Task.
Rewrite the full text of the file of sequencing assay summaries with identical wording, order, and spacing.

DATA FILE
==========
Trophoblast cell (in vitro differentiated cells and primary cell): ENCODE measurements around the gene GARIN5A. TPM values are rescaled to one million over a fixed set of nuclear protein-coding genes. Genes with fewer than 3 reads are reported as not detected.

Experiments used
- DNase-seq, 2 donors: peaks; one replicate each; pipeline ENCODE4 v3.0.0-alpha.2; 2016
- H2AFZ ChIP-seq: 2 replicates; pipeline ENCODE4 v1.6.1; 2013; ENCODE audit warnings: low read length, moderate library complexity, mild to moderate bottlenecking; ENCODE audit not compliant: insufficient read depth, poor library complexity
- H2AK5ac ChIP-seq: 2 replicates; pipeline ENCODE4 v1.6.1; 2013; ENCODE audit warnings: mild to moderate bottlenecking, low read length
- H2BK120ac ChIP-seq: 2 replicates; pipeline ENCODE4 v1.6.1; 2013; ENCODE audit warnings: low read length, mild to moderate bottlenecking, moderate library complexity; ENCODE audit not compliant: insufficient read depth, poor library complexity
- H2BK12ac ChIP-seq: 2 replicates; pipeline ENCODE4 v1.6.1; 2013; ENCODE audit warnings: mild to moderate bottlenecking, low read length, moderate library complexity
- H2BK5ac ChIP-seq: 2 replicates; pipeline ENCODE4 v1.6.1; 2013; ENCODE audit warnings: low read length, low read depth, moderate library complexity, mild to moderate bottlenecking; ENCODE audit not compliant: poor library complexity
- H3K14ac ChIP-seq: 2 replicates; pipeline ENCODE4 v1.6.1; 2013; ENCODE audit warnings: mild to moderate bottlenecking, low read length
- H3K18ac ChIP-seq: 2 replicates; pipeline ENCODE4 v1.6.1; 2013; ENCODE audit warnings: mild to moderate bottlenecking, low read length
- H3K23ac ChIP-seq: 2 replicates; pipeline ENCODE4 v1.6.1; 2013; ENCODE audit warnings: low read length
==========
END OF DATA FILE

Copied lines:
Trophoblast cell (in vitro differentiated cells and primary cell): ENCODE measurements around the gene GARIN5A. TPM values are rescaled to one million over a fixed set of nuclear protein-coding genes. Genes with fewer than 3 reads are reported as not detected.

Experiments used
- DNase-seq, 2 donors: peaks; one replicate each; pipeline ENCODE4 v3.0.0-alpha.2; 2016
- H2AFZ ChIP-seq: 2 replicates; pipeline ENCODE4 v1.6.1; 2013; ENCODE audit warnings: low read length, moderate library complexity, mild to moderate bottlenecking; ENCODE audit not compliant: insufficient read depth, poor library complexity
- H2AK5ac ChIP-seq: 2 replicates; pipeline ENCODE4 v1.6.1; 2013; ENCODE audit warnings: mild to moderate bottlenecking, low read length
- H2BK120ac ChIP-seq: 2 replicates; pipeline ENCODE4 v1.6.1; 2013; ENCODE audit warnings: low read length, mild to moderate bottlenecking, moderate library complexity; ENCODE audit not compliant: insufficient read depth, poor library complexity
- H2BK12ac ChIP-seq: 2 replicates; pipeline ENCODE4 v1.6.1; 2013; ENCODE audit warnings: mild to moderate bottlenecking, low read length, moderate library complexity
- H2BK5ac ChIP-seq: 2 replicates; pipeline ENCODE4 v1.6.1; 2013; ENCODE audit warnings: low read length, low read depth, moderate library complexity, mild to moderate bottlenecking; ENCODE audit not compliant: poor library complexity
- H3K14ac ChIP-seq: 2 replicates; pipeline ENCODE4 v1.6.1; 2013; ENCODE audit warnings: mild to moderate bottlenecking, low read length
- H3K18ac ChIP-seq: 2 replicates; pipeline ENCODE4 v1.6.1; 2013; ENCODE audit warnings: mild to moderate bottlenecking, low read length
- H3K23ac ChIP-seq: 2 replicates; pipeline ENCODE4 v1.6.1; 2013; ENCODE audit warnings: low read length